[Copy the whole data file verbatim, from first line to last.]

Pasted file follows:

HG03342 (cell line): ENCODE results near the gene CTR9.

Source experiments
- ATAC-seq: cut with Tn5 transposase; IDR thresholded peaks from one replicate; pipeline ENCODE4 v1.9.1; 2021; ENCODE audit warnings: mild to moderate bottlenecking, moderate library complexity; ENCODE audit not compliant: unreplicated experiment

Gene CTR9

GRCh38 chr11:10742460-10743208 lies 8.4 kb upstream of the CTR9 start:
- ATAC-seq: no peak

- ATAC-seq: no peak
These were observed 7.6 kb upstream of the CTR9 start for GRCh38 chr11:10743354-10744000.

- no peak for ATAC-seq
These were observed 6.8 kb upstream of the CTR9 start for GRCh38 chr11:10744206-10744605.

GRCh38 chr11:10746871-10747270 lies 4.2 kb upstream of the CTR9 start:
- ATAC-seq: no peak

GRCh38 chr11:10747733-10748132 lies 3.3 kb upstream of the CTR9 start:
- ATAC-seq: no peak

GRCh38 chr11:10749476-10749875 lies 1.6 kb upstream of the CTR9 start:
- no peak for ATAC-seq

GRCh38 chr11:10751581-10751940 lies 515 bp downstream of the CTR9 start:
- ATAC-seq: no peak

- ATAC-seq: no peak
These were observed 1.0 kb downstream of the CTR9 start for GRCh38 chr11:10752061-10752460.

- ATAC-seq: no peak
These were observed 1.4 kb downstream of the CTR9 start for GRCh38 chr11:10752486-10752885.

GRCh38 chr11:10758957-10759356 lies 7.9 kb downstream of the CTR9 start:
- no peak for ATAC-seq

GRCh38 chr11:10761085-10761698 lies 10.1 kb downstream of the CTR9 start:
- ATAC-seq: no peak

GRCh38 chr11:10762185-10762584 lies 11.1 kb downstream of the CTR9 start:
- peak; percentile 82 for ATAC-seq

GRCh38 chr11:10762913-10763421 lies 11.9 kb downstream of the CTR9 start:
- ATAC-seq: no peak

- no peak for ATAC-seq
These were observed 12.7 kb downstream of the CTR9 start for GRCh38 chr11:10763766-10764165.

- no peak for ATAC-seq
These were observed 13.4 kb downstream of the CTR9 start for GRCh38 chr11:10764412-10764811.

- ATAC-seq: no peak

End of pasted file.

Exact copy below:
HG03342 (cell line): ENCODE results near the gene CTR9.

Source experiments
- ATAC-seq: cut with Tn5 transposase; IDR thresholded peaks from one replicate; pipeline ENCODE4 v1.9.1; 2021; ENCODE audit warnings: mild to moderate bottlenecking, moderate library complexity; ENCODE audit not compliant: unreplicated experiment

Gene CTR9

GRCh38 chr11:10742460-10743208 lies 8.4 kb upstream of the CTR9 start:
- ATAC-seq: no peak

- ATAC-seq: no peak
These were observed 7.6 kb upstream of the CTR9 start for GRCh38 chr11:10743354-10744000.

- no peak for ATAC-seq
These were observed 6.8 kb upstream of the CTR9 start for GRCh38 chr11:10744206-10744605.

GRCh38 chr11:10746871-10747270 lies 4.2 kb upstream of the CTR9 start:
- ATAC-seq: no peak

GRCh38 chr11:10747733-10748132 lies 3.3 kb upstream of the CTR9 start:
- ATAC-seq: no peak

GRCh38 chr11:10749476-10749875 lies 1.6 kb upstream of the CTR9 start:
- no peak for ATAC-seq

GRCh38 chr11:10751581-10751940 lies 515 bp downstream of the CTR9 start:
- ATAC-seq: no peak

- ATAC-seq: no peak
These were observed 1.0 kb downstream of the CTR9 start for GRCh38 chr11:10752061-10752460.

- ATAC-seq: no peak
These were observed 1.4 kb downstream of the CTR9 start for GRCh38 chr11:10752486-10752885.

GRCh38 chr11:10758957-10759356 lies 7.9 kb downstream of the CTR9 start:
- no peak for ATAC-seq

GRCh38 chr11:10761085-10761698 lies 10.1 kb downstream of the CTR9 start:
- ATAC-seq: no peak

GRCh38 chr11:10762185-10762584 lies 11.1 kb downstream of the CTR9 start:
- peak; percentile 82 for ATAC-seq

GRCh38 chr11:10762913-10763421 lies 11.9 kb downstream of the CTR9 start:
- ATAC-seq: no peak

- no peak for ATAC-seq
These were observed 12.7 kb downstream of the CTR9 start for GRCh38 chr11:10763766-10764165.

- no peak for ATAC-seq
These were observed 13.4 kb downstream of the CTR9 start for GRCh38 chr11:10764412-10764811.

- ATAC-seq: no peak